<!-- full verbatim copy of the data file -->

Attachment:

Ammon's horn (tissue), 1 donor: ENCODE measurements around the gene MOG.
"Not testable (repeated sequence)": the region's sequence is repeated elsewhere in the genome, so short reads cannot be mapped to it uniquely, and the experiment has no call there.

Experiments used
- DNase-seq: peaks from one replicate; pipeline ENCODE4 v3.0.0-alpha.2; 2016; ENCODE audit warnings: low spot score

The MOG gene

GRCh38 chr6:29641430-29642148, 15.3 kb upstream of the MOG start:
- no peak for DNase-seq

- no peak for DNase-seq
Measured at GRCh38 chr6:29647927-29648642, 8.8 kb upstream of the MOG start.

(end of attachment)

Ammon's horn (tissue), 1 donor: ENCODE measurements around the gene MOG.
"Not testable (repeated sequence)": the region's sequence is repeated elsewhere in the genome, so short reads cannot be mapped to it uniquely, and the experiment has no call there.

Experiments used
- DNase-seq: peaks from one replicate; pipeline ENCODE4 v3.0.0-alpha.2; 2016; ENCODE audit warnings: low spot score

The MOG gene

GRCh38 chr6:29641430-29642148, 15.3 kb upstream of the MOG start:
- no peak for DNase-seq

- no peak for DNase-seq
Measured at GRCh38 chr6:29647927-29648642, 8.8 kb upstream of the MOG start.